Materials: Brown lunch bags.  Paints in yellow, red and green, yarn, leaves cut from green construction paper, small sponges, clothes pins. green or brown yarn (two pieces for each hat) about 12 inches long each. 

Description: Teacher rolls up the bottom of a bag to about half-way.  Child chooses color of apple he or she wants to make (yellow, red or green).  Child holds sponge in clip clothespin and dips in paint. Caution child not to use much paint or the bag will become too wet and tear. Glue two leaves on top of the bag. The teacher punches holes on bottom sides of bag and threads the yarn through, to tie under chin. Our children looked so adorable, the other teacher had to run to the bathroom she was laughing so hard!

Comments: The lunch bags I used were pretty chintzy, so be careful not to poke through the bottom flat part when rolling down the top. You can roll the bag either to the inside or outside.
dramatic play ideaApple Picking
Even toddlers can engage in this dramatic play idea by Kathy K. Young children pretend to practice picking apples as they count and use gross motor skills stepping up and down.

Materials: Step stool, apples and a basket.

Description: Use a ledge or shelf to put the apples on.  Children use the step stool to step up, "pick" an apple off the shelf and step down to put it in the basket. I have each student bring an apple at the beginning of apple week. We use the apples for this and several other activities. Then we eat the apples.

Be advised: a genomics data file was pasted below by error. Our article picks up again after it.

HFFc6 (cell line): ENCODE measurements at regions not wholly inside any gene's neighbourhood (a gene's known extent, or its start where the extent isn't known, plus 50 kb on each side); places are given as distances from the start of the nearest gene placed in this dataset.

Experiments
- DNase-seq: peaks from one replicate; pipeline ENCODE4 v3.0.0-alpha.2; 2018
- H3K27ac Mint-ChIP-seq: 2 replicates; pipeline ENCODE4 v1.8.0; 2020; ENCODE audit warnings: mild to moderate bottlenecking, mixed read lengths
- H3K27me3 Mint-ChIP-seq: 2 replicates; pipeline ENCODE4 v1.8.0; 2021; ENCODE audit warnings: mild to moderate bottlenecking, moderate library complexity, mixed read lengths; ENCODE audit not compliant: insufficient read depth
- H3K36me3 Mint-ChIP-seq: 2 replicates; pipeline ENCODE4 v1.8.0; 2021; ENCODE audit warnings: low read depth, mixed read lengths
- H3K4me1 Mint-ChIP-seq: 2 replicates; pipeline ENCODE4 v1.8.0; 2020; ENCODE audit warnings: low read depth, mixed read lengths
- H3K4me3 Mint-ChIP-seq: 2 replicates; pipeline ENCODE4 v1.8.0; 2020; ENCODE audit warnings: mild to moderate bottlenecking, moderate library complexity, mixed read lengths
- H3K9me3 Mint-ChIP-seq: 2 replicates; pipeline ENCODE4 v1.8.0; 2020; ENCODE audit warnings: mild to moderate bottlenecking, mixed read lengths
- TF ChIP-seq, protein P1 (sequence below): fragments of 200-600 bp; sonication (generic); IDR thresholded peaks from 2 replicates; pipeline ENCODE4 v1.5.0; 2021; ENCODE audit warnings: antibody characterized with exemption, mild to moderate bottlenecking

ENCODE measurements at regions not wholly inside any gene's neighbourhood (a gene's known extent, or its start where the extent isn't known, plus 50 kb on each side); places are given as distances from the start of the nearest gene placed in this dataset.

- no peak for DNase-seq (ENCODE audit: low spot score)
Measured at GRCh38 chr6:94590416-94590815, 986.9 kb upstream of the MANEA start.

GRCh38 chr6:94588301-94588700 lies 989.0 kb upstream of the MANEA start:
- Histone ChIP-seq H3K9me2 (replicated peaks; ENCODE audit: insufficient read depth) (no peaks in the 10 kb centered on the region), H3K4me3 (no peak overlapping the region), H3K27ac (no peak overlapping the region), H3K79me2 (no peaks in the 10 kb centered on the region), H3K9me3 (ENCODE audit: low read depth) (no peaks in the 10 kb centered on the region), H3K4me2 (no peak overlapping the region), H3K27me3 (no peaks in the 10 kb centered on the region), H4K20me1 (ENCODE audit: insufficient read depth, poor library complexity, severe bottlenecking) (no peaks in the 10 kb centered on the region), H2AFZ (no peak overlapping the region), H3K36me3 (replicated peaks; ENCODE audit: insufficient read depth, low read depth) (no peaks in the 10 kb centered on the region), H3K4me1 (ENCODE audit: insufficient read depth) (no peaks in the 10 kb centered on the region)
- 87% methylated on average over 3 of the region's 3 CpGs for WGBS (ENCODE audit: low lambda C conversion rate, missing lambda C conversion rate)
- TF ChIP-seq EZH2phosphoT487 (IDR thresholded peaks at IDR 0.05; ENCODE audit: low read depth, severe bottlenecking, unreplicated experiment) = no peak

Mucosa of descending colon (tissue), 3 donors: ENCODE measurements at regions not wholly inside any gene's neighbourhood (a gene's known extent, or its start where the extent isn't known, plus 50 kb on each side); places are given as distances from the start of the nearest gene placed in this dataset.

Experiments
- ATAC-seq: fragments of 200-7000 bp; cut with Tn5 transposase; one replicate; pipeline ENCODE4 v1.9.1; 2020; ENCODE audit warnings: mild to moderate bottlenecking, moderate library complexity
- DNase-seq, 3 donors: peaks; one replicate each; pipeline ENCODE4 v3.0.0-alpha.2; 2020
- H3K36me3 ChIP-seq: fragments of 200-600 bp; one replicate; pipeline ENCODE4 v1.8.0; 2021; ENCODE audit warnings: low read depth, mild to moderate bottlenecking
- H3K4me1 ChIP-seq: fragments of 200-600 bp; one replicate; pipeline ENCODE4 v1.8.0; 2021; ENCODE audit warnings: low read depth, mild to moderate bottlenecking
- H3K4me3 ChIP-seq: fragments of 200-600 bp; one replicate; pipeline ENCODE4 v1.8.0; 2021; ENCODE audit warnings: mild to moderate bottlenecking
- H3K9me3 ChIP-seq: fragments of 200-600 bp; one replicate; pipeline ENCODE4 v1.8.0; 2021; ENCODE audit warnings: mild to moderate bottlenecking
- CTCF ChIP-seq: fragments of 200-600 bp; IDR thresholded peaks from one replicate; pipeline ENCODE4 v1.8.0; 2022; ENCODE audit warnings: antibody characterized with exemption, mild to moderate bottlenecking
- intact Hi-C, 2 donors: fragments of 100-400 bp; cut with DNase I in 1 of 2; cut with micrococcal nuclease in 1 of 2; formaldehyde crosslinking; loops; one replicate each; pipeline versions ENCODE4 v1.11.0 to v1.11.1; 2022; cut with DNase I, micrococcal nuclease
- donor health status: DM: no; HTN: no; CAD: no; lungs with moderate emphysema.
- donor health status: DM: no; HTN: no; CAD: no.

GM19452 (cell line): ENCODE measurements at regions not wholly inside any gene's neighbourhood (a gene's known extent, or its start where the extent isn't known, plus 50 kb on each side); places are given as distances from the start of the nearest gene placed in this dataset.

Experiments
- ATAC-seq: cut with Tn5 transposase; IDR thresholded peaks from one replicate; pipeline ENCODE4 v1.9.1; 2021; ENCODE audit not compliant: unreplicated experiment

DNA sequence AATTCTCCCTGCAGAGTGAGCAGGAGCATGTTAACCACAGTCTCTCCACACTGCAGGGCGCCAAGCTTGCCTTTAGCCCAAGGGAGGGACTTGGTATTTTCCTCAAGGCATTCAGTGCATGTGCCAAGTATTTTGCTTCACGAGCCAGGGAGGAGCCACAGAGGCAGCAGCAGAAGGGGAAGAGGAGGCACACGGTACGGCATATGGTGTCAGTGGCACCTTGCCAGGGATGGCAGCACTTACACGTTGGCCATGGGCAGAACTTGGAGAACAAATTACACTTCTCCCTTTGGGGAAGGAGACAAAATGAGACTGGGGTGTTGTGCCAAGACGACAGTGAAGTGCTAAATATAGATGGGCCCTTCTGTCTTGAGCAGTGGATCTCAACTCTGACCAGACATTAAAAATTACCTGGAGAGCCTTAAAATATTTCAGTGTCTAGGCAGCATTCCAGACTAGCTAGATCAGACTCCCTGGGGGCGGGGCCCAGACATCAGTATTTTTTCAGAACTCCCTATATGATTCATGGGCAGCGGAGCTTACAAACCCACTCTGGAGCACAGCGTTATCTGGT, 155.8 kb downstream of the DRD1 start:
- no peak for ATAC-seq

Fingerpaint Apples
Kathy K. contributes this sensorimotor activity for toddlers and young children.

Materials: Paint of choice, fingerpaint paper and apple shapes

Description: I cut large apples from the paper and the children use paint to fingerpaint.  I like red, green and yellow. When dry add leaves and stem. Hang to decorate the classroom.

Comments: I don't press kids who do not like to finger paint. Offer choice of using a brush etc.

apple worm5 Little Worms
Promote counting with this language and literacy activity by Mrs. C.

Materials: Red construction paper cut into small apples.  You'll need 5 apples per child.  Glue on one worm for each apple.

Description: Each child has 5 red apples cut from construction paper, stapled together. Each apple has a worm glued on.  On each page the teacher writes:

 One little worm
 Takes a peek outside.
 It sees________________ ,
 Then pops back to hide!

 Two little worms
 Take a peek outside.
 They hear ____________,
 Then pop back in to hide!

 Three little worms
 Take a peek outside.
 They taste ____________,
 Then pop back in to hide!

 Four little worms
 Take a peek outside.
 They touch ____________,
 Then pop back in to hide.

 Five little worms
 Take a peek outside.
 They smell _________________
 Then pop back in to hide.

apple half Art Time is Fun Time!
During this activity by Kathy preschoolers create apple prints and have a snack too!

Materials: Apples, paint and paper.

Description: A great apple picture is to cut an apple in half length wise, have the child take a bite from the edge of the apple. Dip the apple in paint and press on a piece of paper.  Lift the apple up. You have a picture of an apple with a bite taken out of it. 

Comments: Children love this!  Use the other half for snack, and have an apple of a day!!

Apple Tree Printing
Nikki suggests this art activity to help develop young children's counting skills.

Materials: Brown, red and green paint, paint brushes, and construction paper.

Description: Children will paint a tree onto construction paper using the green and brown paint.  Then children will dip their fingers into the red paint and print (apples) onto the green leaves.  When they are finished, ask the children to count how many apples they put onto their tree.